Dr Helen Meese is the founder and CEO of the Care Machine, a healthcare and MedTech consultancy. Helen was previously head of healthcare at the Institution of Mechanical Engineers (IMechE), focusing on medical equipment, pharmaceutical production, innovative and emerging technologies and how they impact on healthcare, both in the UK and internationally. She has over 20 years’ experience in industrial and academic roles and is passionate about all aspects of technology, engineering and science.
“On average, these sorts of equipment, in terms of numbers of pieces of technology within hospitals, can be anywhere from 20 to 50,000 pieces that those clinical engineers will be responsible for. It’s a huge, very complex job. It’s almost like looking after an aircraft carrier. Therefore, I think the role that they’re playing now is being seriously recognised by the NHS, and I think going forward, as long as we can keep that pressure on, it will be the job to have within the NHS in the coming years.”
Career to date
I am an electromechanical power engineer. I did my degree at Loughborough University and then followed that up with a PhD. I have been in engineering for just over 20 years, both in academia and industry.
I spent a lot of my early career in the defence industry, that’s really where I started, when I was doing research at university, that led to a career in defence. And I’ve worked for a number of big companies, including Babcock International, where I worked on the Euro Fighter, and GE Power, where I worked on electric propulsion systems in South Korea.
I joined the Institution of Mechanical Engineers (IMechE) in 2013, as head of engineering in society, and then later as head of healthcare policy. At the end of 2017, I left the institution and I decided to put my money where my mouth was and set up The Care Machine to provide innovative technology solutions, business management, and training to MedTech start-ups, SMEs and researchers at the very early stage of medical device development.
I’ve worked with a number of companies and universities to develop products and services and guided them through the process. It is a very complex process to develop medical devices.
Across MedTech, I champion the importance of biomedical, pharmaceutical, mechanical engineering and medicine. I’ve written a number of policy statements on the subject and I often speak about the reason why we need engineers in healthcare. I’m also the host of an engineering podcast, called Impulse to Innovation. And I’m vice-chair of the biomedical engineering division at the IMechE.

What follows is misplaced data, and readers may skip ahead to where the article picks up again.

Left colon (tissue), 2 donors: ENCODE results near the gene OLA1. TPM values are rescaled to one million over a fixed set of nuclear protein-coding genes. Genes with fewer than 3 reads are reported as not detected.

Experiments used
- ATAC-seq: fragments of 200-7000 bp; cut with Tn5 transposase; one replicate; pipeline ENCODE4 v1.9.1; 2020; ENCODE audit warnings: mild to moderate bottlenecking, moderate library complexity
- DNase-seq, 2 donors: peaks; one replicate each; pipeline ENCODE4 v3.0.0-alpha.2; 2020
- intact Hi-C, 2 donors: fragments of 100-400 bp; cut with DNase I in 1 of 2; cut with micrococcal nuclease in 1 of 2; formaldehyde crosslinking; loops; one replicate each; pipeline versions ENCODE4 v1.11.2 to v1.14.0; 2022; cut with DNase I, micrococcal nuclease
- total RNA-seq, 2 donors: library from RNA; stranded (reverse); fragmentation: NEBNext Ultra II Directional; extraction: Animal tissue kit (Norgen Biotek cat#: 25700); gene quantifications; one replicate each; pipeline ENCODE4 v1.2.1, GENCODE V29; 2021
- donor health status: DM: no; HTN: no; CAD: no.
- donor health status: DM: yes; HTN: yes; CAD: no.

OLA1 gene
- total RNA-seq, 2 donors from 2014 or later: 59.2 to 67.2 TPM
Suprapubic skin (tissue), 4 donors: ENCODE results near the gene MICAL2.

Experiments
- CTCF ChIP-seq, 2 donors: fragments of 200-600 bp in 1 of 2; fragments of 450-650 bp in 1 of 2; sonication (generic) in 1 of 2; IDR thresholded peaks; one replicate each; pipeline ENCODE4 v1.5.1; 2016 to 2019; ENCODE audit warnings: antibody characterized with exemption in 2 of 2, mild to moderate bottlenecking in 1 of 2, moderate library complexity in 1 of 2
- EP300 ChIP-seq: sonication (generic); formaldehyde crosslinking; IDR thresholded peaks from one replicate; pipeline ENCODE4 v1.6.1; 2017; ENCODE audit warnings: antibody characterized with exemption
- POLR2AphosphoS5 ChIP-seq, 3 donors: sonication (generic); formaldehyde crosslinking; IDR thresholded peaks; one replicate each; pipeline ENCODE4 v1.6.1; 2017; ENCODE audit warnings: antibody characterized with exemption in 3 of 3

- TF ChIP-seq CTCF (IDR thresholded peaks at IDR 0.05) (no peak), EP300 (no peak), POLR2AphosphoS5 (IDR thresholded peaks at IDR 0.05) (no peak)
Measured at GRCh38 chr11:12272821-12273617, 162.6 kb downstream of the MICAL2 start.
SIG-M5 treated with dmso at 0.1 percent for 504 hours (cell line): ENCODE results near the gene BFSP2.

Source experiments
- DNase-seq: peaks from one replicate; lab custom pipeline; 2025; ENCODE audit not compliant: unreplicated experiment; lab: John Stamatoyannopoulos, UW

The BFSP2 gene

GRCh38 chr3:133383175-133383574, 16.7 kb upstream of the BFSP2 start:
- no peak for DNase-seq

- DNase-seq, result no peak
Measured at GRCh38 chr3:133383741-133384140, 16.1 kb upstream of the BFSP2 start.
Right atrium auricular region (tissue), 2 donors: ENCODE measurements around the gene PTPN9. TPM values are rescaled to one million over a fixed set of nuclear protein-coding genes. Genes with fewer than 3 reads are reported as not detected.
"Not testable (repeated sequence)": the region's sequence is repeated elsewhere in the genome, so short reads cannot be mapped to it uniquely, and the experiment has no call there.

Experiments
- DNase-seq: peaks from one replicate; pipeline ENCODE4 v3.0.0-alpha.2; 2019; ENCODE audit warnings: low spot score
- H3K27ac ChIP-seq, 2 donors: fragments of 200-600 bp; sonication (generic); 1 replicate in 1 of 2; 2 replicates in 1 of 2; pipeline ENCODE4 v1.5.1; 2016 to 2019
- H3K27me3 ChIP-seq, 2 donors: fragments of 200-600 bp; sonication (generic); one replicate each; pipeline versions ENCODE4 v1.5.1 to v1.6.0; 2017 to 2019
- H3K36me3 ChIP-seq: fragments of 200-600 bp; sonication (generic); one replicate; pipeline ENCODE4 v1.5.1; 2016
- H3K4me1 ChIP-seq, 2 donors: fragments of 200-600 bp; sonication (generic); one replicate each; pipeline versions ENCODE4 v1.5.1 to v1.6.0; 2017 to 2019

Our 'Healthcare Solutions: Improving Technology Adoption' report is now available!— The IMechE Team (@IMechE) September 3, 2020
IMechE are calling for national 'complete life-cycle' strategies for #technology adoption within the #NHS - @Helen_Meese
Read our report: https://t.co/C6R1a4Tgdi#healthcarescience #medtech pic.twitter.com/44NYL9eL1d
Specialising in healthcare as COVID cases are on the rise again
Healthcare has really been a hot policy topic over the last nine months. It’s a field that is on the rise. Everyone’s interested because of the need for medical devices and equipment, so it’s really the place to be at the moment. It’s been a field that’s been growing up over the last, I would say ten years or so, particularly with the number of biomedical engineering degrees that are now coming to the fore in universities.
Rather than doing a straight engineering degree and then going into healthcare later, people are now doing degrees in these subjects. We’re seeing huge growth, particularly in terms of more young women coming into it. I think this is a great area to specialise in right now, although it’s bitter-sweet due to the loss of life brought about by COVID.
Working on the NHS Nightingale hospitals during the COVID outbreak
It’s one of those situations that you just never expect when you pick up the phone. I was originally approached about supporting the London Nightingale Hospital, which was the first one. I literally got a call from one of the healthcare science directors in London. The question was “Where are we going to get more engineers with clinical experience to help deal with potentially thousands of patients?”
We had to go through a very systems-driven approach to understanding what the need was, and how we were going to train the engineers. Importantly, we had to mitigate any risk to them, from a health point of view, in terms of coming to contact with potentially contaminated equipment or people, and also make sure that they were trained well enough so that they weren’t going to make any mistakes. This was quite a long process that we had to go through really quickly.